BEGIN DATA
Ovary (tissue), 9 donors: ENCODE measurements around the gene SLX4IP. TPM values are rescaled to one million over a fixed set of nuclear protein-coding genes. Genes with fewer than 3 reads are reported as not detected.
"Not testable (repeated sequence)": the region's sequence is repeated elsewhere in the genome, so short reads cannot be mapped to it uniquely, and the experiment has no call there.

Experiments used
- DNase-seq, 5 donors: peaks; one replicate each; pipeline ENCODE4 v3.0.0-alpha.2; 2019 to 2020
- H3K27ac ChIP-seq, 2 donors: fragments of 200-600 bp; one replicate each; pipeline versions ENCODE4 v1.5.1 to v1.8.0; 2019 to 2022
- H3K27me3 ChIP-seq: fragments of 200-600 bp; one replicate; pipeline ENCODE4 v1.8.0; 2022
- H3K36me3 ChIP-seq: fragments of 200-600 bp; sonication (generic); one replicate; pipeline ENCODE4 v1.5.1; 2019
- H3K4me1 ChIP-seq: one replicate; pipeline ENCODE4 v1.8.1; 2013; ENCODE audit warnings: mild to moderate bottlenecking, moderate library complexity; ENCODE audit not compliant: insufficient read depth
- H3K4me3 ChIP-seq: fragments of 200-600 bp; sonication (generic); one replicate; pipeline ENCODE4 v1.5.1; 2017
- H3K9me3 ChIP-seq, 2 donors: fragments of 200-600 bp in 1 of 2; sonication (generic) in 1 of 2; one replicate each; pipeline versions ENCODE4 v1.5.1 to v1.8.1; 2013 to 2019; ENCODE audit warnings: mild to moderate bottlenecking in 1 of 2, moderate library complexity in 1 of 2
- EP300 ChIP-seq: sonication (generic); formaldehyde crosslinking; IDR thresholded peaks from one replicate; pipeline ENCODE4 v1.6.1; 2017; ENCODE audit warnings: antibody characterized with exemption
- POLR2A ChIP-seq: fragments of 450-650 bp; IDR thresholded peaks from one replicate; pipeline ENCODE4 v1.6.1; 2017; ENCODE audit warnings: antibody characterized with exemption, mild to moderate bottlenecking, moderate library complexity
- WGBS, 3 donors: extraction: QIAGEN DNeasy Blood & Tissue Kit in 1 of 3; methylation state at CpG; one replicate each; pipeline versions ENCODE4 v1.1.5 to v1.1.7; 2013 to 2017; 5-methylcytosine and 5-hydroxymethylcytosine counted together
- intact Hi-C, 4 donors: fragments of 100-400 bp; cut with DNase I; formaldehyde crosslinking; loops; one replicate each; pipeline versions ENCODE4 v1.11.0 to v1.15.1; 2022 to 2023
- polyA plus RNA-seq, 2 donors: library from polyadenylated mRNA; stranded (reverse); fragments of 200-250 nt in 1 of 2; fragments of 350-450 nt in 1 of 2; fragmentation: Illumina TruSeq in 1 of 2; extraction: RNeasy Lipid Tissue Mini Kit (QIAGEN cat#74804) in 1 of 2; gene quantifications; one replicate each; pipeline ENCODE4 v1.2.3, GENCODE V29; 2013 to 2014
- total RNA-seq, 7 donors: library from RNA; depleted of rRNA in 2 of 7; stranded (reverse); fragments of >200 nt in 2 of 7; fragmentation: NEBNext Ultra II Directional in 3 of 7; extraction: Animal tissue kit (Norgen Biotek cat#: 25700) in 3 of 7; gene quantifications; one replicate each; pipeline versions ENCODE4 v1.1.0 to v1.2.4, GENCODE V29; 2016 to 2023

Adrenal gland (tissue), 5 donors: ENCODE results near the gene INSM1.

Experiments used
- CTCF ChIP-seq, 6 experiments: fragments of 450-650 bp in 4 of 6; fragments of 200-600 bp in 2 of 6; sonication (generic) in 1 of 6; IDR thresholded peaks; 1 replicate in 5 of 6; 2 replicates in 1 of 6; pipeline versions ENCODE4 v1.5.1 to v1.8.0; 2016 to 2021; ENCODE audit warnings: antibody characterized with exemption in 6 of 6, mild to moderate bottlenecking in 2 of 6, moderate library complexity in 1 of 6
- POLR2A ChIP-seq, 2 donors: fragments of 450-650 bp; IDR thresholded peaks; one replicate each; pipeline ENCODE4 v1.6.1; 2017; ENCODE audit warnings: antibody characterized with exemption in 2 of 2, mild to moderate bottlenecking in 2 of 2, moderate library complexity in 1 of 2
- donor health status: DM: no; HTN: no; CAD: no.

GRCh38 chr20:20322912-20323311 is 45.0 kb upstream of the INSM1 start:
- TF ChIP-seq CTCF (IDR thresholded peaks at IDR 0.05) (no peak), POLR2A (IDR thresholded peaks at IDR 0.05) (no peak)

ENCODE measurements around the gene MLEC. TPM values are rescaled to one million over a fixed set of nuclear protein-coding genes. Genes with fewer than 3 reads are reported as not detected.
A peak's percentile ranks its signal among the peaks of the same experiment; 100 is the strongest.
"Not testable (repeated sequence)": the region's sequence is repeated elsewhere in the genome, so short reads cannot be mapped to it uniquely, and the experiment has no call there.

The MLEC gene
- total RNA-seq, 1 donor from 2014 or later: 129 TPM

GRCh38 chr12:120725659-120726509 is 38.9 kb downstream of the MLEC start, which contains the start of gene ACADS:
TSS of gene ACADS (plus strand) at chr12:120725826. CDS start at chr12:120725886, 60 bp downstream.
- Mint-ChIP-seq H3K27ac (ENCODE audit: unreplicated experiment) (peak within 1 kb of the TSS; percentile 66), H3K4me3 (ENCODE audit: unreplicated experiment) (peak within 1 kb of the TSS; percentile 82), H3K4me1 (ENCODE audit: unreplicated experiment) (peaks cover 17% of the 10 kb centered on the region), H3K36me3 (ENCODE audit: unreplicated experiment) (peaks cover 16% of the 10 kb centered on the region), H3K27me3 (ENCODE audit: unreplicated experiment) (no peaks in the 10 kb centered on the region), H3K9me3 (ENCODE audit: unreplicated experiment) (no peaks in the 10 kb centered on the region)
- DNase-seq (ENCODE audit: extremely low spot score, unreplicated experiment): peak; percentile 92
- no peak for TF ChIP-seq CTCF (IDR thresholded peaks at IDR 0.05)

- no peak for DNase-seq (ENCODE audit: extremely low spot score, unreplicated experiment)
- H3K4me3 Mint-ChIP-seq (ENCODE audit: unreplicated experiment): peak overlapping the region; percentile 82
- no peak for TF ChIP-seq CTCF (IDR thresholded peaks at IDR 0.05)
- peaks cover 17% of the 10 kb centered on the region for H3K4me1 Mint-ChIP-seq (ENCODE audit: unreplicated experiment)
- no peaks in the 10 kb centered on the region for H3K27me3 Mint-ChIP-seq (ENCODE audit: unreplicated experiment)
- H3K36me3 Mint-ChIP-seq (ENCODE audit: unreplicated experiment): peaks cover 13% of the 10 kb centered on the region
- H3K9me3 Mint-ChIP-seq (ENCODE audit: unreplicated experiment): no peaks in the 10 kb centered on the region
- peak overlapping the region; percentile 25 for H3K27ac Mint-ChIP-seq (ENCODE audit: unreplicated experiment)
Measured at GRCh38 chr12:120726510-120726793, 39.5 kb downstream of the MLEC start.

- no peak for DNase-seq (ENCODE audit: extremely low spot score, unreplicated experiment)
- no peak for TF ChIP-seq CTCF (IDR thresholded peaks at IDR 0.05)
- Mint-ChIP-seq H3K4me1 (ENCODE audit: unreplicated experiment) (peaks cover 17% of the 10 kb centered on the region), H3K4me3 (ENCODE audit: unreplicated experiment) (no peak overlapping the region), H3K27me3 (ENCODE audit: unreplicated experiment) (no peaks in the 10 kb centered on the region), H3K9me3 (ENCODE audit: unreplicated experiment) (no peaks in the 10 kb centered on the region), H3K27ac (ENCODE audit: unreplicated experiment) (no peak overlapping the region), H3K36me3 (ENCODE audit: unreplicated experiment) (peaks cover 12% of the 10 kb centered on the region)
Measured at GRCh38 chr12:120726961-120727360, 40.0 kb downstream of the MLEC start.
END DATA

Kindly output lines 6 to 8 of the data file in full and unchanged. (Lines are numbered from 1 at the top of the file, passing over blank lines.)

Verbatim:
- H3K27me3 ChIP-seq: fragments of 200-600 bp; one replicate; pipeline ENCODE4 v1.8.0; 2022
- H3K36me3 ChIP-seq: fragments of 200-600 bp; sonication (generic); one replicate; pipeline ENCODE4 v1.5.1; 2019
- H3K4me1 ChIP-seq: one replicate; pipeline ENCODE4 v1.8.1; 2013; ENCODE audit warnings: mild to moderate bottlenecking, moderate library complexity; ENCODE audit not compliant: insufficient read depth